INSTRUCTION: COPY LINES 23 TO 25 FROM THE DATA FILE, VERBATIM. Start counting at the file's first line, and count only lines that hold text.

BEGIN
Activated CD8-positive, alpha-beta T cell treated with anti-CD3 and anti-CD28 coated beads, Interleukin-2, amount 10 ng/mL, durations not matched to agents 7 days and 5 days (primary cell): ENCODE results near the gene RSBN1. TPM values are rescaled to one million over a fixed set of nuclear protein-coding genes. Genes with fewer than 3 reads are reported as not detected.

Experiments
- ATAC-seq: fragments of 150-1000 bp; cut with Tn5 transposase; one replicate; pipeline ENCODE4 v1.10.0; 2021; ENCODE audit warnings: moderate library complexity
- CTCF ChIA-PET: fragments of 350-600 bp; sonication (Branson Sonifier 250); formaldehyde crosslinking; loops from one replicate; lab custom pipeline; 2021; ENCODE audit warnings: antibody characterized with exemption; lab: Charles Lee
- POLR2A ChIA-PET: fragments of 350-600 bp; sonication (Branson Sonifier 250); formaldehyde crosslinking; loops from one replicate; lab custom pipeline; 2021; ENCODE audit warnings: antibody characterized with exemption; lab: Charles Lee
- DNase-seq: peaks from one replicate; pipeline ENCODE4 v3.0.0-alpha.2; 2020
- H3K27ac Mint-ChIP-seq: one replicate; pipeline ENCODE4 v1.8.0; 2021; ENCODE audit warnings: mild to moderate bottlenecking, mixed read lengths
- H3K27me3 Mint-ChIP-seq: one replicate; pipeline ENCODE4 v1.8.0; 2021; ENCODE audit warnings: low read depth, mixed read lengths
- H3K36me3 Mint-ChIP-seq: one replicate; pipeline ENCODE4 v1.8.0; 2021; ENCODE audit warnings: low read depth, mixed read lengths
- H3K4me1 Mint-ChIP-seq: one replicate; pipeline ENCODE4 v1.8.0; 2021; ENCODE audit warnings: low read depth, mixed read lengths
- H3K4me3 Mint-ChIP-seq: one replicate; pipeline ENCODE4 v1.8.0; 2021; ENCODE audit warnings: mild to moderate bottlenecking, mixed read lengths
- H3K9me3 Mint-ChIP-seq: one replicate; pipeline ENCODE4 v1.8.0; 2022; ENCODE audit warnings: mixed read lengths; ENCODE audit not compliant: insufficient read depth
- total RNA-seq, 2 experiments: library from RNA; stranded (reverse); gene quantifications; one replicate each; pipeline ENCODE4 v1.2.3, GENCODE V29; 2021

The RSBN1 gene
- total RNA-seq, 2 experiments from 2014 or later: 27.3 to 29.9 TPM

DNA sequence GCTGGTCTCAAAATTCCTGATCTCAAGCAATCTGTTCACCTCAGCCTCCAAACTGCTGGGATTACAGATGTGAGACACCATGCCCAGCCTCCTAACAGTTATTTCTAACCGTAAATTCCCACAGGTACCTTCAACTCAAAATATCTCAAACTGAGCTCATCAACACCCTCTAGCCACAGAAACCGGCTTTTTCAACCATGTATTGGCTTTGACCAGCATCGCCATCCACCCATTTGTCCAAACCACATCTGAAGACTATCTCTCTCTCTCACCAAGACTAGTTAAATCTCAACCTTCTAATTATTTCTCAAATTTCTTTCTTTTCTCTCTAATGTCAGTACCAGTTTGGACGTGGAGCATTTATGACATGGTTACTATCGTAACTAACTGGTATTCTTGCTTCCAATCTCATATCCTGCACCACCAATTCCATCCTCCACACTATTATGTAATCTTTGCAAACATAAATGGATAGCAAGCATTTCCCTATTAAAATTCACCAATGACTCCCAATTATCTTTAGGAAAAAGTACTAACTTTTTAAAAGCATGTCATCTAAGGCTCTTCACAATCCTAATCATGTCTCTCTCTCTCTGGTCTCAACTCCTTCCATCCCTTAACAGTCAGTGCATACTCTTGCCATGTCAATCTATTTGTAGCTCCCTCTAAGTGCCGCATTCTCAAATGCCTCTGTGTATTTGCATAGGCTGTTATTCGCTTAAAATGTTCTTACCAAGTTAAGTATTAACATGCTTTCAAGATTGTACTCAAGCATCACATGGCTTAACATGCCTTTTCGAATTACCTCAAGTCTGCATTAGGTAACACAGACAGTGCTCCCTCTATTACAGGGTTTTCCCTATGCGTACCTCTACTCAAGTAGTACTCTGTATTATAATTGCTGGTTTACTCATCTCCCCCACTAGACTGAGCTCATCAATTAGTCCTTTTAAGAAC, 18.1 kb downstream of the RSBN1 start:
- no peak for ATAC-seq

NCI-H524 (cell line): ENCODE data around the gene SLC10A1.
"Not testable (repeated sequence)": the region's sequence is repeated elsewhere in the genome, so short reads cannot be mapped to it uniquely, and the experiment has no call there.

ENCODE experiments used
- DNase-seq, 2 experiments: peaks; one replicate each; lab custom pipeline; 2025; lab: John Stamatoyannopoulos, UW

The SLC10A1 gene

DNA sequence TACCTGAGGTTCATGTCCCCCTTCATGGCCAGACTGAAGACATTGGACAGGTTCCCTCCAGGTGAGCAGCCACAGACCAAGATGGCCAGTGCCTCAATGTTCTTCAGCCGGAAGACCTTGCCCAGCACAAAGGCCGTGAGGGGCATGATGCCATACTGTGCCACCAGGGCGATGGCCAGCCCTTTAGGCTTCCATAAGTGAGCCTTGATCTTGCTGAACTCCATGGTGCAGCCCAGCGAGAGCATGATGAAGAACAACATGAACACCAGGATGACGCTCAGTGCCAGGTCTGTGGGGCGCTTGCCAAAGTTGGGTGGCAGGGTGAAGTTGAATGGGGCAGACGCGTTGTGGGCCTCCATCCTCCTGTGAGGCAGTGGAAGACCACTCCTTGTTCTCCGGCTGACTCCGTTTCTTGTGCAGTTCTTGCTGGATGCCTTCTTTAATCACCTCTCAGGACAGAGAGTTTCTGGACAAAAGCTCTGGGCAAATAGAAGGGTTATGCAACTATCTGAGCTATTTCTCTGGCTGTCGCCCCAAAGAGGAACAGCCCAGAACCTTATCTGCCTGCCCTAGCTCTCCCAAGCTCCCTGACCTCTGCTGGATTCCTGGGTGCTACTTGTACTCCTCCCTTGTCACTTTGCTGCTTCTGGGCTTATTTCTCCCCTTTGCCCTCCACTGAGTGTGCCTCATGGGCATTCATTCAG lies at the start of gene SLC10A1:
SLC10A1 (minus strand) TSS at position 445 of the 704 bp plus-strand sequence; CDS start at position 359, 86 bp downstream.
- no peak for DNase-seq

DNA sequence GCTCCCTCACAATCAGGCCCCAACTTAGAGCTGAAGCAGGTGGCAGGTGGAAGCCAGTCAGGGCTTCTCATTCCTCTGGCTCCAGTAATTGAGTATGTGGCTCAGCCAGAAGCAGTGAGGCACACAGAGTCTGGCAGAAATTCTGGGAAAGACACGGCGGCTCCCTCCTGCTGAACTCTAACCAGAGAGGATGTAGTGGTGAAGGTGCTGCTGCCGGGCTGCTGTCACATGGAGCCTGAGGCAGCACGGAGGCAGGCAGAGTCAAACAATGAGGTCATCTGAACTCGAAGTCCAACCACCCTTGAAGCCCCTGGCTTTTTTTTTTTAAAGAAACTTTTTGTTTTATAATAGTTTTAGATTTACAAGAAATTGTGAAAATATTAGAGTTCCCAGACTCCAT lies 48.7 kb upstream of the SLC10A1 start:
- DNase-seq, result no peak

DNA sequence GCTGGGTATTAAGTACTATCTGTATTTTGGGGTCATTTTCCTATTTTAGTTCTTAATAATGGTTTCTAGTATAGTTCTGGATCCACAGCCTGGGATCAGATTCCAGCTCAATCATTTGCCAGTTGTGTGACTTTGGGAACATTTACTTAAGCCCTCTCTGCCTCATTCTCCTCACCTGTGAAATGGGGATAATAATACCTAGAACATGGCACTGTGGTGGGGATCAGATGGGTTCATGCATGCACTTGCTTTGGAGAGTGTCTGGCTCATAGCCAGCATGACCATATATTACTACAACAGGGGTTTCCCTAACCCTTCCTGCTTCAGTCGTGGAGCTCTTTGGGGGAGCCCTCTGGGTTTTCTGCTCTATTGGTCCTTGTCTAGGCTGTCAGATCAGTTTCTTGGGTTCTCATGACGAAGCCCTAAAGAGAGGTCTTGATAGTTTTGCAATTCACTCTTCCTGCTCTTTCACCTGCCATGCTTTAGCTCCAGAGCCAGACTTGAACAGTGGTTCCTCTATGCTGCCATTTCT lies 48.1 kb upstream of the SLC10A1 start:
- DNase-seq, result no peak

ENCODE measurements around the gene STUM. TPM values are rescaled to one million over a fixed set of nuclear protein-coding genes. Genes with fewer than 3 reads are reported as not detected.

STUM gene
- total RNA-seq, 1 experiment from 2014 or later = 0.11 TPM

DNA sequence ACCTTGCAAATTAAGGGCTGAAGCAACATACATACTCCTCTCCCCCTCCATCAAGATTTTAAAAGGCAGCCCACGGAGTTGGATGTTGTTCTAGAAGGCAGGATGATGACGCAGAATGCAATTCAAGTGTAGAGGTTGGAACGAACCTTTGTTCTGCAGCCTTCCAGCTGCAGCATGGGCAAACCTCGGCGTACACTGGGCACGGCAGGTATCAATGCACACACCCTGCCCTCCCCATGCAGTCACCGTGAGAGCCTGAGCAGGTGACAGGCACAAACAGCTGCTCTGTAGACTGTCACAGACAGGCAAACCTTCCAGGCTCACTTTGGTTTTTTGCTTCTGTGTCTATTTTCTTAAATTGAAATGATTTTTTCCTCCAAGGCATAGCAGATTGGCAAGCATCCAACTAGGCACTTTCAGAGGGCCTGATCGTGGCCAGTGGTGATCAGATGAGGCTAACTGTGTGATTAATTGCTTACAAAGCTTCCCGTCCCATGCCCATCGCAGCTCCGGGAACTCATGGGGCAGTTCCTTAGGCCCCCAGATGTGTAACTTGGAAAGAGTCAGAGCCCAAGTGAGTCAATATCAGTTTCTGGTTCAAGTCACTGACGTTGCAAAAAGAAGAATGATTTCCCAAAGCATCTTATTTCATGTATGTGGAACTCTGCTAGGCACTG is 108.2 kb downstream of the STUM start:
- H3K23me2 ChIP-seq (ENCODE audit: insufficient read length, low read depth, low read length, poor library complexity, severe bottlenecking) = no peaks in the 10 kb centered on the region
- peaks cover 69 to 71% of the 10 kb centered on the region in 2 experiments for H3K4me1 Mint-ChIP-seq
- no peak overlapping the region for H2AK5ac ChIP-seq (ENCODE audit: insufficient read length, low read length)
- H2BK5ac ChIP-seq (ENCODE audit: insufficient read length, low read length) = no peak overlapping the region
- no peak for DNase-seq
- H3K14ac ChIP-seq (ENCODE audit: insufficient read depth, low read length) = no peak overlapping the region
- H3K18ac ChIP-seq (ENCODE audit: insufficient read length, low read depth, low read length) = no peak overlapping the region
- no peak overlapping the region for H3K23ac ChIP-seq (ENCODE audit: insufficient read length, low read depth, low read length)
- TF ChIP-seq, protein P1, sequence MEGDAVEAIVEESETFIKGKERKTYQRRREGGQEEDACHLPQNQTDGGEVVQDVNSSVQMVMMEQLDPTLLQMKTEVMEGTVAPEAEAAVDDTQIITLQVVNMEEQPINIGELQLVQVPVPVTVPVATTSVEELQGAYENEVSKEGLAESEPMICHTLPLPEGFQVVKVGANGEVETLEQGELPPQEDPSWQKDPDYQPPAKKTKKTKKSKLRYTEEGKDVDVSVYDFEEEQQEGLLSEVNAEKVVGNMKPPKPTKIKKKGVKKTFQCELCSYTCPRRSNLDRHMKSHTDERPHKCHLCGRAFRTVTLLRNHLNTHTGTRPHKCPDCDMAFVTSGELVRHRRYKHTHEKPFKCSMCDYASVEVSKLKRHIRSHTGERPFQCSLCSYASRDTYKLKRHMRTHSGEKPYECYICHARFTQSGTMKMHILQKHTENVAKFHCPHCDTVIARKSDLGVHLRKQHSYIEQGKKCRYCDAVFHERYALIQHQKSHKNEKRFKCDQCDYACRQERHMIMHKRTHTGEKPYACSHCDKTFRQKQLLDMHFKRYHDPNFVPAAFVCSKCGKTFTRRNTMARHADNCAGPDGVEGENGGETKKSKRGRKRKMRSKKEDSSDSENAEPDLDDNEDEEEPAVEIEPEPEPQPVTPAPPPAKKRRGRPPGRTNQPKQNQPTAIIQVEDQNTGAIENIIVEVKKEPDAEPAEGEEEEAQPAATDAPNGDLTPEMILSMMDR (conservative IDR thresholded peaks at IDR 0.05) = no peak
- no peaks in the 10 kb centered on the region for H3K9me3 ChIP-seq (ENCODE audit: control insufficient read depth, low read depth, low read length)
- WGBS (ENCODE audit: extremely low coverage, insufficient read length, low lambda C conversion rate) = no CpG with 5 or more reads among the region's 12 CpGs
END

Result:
DNA sequence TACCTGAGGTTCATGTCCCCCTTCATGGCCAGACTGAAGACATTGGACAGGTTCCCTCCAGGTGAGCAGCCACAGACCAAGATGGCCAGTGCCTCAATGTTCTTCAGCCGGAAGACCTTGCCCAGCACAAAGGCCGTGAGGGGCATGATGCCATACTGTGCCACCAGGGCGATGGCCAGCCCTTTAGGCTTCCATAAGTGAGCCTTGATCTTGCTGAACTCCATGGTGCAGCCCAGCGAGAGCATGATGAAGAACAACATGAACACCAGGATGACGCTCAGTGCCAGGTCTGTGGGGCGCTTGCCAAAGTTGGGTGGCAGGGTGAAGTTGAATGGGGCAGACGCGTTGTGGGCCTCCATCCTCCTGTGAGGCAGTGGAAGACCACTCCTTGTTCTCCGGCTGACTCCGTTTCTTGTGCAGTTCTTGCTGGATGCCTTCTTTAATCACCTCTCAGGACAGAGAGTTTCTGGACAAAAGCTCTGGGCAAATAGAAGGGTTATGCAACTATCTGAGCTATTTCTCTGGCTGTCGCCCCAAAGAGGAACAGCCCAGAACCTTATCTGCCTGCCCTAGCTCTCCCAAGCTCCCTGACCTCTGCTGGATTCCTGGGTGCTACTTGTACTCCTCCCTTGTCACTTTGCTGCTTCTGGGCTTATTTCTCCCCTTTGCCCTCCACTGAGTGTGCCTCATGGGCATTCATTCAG lies at the start of gene SLC10A1:
SLC10A1 (minus strand) TSS at position 445 of the 704 bp plus-strand sequence; CDS start at position 359, 86 bp downstream.
- no peak for DNase-seq